On International Women’s Day 2021, looking back at the last twelve months gives working women much to be proud of and much to be hopeful about.
Across the world, the news has been quoting concerning statistics and reporting on widespread economic uncertainty. Women in the workplace have felt under greater pressure to manage domestic and career expectations during periods of enforced lockdown. Female talent, despite all the decades of progress, has been hit hard. There has been a quantitive decline in prospects, due to the ramifications of the Coronavirus pandemic. Career driven women have always faced a steeper climb to the top, but now it seems the opportunities themselves are shrinking, as domestic priorities take over for many.
This is a loss not just for women but also potentially for the businesses they’ve unwillingly left. By looking at all the areas where women excel and make a difference, it is clear that a lack of women in the workplace will lead to a skills gap, of which a considerable proportion will be soft skills that are in short supply at management level.
According to the Minister of Economy, in the United Arab Emirates, Sultan Bin Saeed Al Mansour “The woman is the mother, the educator the engineer, the doctor, the soldier; for she is half of society and is not merely a digit, but is rather an effective and active half of a civilized society that esteems the woman, reverse the mother and respects the wife. Accordingly, we find that empowering women is not just an option but also a necessity. In this regard the country exerts its utmost effort to prepare an environment that is supportive of women, whilst also providing all the elements that enable her to play an effective role in the homeland side by side with men, given that they are partners in realizing its achievements and laying the foundation of its progress.– Jones, LeRay and Punshi, Game-Changers.
Big losses to big gains
The virus moved everyone out of the office environment overnight. Men and women in managerial positions were largely working from home. Both genders were facing the same pressure to manage their pre-pandemic workloads under lockdown working conditions. Except the managerial playing field was far from level. With childcare options either too expensive or completely unavailable, the distribution of parental responsibilities disproportionately fell to women.
This cultural default was the same the world over. The effects were worse still for single mothers, who had previously been admirably juggling motherhood and childcare.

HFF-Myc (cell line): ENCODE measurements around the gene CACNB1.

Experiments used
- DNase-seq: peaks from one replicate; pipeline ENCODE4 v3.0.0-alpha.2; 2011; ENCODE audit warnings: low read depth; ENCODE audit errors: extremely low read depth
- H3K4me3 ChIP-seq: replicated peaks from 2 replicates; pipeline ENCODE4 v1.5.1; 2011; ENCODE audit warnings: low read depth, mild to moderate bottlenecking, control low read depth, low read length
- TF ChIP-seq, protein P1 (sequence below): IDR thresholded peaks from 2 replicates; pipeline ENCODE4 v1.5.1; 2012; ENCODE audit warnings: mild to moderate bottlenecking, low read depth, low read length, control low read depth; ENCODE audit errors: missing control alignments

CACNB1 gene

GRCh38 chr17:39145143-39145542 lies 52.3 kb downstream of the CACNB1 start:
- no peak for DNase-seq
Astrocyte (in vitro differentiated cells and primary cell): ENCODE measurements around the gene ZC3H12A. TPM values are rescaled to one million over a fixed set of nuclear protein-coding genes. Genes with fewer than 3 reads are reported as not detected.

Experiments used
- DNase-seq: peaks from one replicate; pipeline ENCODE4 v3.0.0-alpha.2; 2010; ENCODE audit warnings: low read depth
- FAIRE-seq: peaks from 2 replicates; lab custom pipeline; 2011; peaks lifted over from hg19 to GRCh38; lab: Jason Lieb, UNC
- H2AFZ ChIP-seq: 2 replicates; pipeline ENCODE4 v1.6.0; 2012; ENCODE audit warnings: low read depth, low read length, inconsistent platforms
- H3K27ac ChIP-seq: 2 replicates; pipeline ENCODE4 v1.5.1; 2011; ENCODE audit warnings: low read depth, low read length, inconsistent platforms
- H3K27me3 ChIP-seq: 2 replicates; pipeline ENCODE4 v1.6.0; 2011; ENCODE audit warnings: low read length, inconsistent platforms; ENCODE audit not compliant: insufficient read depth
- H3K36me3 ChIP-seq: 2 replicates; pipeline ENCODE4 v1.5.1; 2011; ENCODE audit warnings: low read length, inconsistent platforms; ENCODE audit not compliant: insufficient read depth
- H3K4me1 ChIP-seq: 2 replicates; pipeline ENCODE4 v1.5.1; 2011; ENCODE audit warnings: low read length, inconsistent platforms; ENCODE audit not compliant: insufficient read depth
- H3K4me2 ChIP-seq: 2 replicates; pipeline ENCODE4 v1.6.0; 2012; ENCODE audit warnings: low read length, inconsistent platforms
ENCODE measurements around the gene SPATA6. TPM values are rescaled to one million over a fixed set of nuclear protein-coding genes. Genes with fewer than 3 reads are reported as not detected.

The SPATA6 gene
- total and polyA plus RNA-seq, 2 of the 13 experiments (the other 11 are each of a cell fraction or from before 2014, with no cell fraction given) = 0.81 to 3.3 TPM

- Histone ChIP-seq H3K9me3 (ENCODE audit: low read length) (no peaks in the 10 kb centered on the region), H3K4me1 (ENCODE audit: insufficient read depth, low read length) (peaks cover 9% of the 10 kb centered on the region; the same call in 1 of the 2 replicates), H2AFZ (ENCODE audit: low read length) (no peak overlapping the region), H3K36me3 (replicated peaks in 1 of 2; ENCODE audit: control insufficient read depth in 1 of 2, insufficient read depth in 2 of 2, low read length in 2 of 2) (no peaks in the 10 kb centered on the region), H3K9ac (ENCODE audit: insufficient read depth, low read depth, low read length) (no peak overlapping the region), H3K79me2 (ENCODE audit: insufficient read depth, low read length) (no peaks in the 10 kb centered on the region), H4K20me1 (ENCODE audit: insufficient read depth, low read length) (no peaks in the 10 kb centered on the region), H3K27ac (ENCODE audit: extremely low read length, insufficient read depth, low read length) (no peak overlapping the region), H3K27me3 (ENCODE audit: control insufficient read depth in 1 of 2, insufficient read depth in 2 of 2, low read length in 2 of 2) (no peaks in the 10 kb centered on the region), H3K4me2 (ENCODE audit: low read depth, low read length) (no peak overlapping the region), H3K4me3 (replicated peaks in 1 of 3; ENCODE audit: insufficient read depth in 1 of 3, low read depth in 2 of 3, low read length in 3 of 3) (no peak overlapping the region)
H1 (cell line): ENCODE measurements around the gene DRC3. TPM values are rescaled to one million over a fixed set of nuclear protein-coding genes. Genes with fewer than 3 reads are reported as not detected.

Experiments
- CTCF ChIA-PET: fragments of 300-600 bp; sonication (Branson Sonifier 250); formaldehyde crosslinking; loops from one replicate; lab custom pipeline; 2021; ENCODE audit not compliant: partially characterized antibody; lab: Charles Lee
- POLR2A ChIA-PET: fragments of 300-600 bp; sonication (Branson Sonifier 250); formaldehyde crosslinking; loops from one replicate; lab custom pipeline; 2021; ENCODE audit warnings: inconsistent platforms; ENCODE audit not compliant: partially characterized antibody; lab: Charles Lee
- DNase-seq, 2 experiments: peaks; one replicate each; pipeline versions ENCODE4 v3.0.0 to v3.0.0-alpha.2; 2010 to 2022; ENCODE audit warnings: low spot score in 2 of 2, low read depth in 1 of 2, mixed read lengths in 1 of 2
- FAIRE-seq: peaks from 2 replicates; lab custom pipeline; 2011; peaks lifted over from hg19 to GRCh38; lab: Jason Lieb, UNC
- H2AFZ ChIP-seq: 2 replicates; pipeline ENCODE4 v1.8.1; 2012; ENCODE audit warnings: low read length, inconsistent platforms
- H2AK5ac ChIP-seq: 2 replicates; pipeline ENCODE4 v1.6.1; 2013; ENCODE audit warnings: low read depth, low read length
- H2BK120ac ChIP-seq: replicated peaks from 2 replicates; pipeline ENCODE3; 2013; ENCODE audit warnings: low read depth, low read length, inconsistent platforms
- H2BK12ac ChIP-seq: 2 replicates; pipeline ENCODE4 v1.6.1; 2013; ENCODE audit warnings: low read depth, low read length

Pressure to pay bills, sustain a family, educate children (with no skills or training to do so) has taken a resilience and selflessness that has never been called upon before. But it is these same qualities and skills that will now be in such high demand by future employers. The multitasking skills of a woman who hung onto a senior level role and managed children during lockdown will demonstrate high levels of emotional intelligence, courage and determination. Her stock price should sky-rocket, but it will instead be a slow burn while the significance permeates through to the top floor.
There needs to be more initiatives like the Dubai Airport “Aspiring Women Programme” which launched in 2017 to build on the experience and talent of a group of female managers to spend nine months preparing for the next step up the corporate ladder.
This is an area of concern for governments around the world, and many are already working on solutions and initiatives to coax women back to the careers where they can make a difference to the lives of other working women.
On 26th January 2021 Noura Khalifa Al Suwaidi, Secretary-General of the General Women’s Union (GWU), participated in a virtual consultative meeting for senior Arab officials organised by the United Nations Entity for Gender Equality and the Empowerment of Women, attended by leaders and decision-makers in the Arab region, to discuss the “UN-Women’s Strategic Plan”
“The UAE has always been keen to empower women economically, socially and politically, as well as ensure that they enjoy equality and fair opportunities in all areas of work, underscored by the adoption of the National Strategy for Empowerment of Emirati Women in the UAE 2015-2021,” Al Suwaidi said. This sends a strong message of support. But this a message that echoed the efforts internationally.